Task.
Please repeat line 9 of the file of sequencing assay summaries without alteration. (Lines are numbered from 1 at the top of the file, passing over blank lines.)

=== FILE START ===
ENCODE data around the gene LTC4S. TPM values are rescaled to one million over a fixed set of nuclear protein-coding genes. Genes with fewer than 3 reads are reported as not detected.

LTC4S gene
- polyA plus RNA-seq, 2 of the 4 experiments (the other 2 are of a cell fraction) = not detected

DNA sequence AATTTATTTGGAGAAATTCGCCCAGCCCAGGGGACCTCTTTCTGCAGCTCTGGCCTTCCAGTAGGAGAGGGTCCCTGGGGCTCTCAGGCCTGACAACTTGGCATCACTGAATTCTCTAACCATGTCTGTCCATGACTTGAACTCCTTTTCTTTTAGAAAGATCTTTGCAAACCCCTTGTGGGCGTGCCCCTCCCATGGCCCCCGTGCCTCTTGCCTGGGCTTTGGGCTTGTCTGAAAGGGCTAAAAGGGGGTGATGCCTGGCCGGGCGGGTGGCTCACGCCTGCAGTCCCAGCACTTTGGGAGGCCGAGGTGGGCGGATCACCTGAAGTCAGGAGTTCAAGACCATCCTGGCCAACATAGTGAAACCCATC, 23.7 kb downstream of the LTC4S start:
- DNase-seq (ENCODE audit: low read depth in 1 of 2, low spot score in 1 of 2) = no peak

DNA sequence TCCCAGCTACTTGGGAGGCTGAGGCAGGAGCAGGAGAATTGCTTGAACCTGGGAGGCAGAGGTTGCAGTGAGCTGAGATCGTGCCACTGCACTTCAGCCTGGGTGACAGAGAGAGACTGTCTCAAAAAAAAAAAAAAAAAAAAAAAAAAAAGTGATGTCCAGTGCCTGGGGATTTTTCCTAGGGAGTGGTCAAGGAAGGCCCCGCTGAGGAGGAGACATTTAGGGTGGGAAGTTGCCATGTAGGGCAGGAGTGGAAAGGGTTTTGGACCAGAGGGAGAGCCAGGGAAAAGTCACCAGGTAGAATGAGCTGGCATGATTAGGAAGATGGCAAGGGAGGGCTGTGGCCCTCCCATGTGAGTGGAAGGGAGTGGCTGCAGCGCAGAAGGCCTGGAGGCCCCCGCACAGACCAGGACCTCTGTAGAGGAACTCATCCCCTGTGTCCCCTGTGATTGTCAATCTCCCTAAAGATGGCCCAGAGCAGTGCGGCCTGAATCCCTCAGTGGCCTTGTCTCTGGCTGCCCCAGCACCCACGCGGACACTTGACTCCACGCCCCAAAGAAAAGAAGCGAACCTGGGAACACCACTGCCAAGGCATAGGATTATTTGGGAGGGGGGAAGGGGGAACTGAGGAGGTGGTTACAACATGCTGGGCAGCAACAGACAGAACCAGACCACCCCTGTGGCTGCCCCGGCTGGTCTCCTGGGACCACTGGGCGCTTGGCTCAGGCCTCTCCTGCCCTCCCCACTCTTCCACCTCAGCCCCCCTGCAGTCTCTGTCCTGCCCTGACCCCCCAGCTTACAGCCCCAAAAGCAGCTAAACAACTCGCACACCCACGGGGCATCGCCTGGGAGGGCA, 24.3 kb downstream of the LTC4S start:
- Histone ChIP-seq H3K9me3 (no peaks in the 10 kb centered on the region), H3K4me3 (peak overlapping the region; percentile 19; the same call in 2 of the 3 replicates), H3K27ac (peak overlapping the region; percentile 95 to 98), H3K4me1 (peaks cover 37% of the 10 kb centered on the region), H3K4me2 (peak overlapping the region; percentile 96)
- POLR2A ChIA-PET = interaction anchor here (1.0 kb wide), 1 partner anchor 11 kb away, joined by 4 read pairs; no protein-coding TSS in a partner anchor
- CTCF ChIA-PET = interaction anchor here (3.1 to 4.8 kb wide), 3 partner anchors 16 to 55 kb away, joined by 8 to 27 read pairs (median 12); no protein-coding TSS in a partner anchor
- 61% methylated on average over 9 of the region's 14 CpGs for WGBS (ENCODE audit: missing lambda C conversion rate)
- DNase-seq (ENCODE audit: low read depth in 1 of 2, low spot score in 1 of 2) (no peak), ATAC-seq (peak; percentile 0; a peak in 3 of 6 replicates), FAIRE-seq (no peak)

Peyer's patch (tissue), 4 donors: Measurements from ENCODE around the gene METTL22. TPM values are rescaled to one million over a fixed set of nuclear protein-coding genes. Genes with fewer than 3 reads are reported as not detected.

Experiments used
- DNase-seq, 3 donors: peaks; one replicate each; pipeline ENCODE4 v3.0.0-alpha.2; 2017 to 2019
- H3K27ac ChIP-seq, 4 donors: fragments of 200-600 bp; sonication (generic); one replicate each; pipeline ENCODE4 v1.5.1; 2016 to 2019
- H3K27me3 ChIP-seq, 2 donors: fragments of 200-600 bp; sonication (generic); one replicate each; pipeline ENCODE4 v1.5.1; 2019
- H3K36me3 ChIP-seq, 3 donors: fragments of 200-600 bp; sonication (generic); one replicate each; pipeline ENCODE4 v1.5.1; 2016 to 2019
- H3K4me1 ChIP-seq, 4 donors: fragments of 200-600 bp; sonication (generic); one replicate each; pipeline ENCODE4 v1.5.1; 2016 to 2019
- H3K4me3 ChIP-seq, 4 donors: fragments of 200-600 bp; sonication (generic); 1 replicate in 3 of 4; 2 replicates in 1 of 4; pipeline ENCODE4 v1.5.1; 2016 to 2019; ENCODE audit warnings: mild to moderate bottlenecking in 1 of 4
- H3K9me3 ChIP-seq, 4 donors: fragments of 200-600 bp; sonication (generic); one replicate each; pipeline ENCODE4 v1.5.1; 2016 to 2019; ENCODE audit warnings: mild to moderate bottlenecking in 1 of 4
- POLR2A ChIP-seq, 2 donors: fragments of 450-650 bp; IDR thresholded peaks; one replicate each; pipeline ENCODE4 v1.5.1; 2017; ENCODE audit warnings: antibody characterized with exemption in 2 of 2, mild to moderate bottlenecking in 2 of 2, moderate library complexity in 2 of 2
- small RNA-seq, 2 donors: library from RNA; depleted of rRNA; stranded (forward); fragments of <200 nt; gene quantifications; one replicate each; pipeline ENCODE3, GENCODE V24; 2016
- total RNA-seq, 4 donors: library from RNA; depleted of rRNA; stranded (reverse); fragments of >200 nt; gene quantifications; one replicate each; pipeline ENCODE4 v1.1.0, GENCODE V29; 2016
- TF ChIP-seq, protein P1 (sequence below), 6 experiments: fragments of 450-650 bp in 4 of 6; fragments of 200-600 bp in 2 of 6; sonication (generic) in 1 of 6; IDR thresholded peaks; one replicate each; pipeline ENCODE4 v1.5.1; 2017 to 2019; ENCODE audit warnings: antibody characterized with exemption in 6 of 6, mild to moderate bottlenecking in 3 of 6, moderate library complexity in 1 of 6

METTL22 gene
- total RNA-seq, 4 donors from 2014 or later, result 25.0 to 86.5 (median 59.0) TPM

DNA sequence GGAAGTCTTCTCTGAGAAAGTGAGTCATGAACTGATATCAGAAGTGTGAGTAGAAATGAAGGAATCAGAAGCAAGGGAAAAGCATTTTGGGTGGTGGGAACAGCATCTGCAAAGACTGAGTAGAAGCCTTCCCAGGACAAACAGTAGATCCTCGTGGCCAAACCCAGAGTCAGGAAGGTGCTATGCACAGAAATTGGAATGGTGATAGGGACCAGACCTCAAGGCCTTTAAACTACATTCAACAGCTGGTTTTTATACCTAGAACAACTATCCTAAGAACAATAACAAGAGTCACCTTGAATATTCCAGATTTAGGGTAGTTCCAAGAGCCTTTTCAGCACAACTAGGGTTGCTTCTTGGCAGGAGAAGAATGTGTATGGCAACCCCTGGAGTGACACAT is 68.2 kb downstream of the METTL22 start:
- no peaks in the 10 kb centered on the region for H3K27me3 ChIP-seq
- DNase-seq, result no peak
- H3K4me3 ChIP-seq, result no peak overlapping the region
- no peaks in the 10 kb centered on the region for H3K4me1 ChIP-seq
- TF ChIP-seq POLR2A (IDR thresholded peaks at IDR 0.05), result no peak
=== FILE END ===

- CTCF ChIA-PET = interaction anchor here (3.1 to 4.8 kb wide), 3 partner anchors 16 to 55 kb away, joined by 8 to 27 read pairs (median 12); no protein-coding TSS in a partner anchor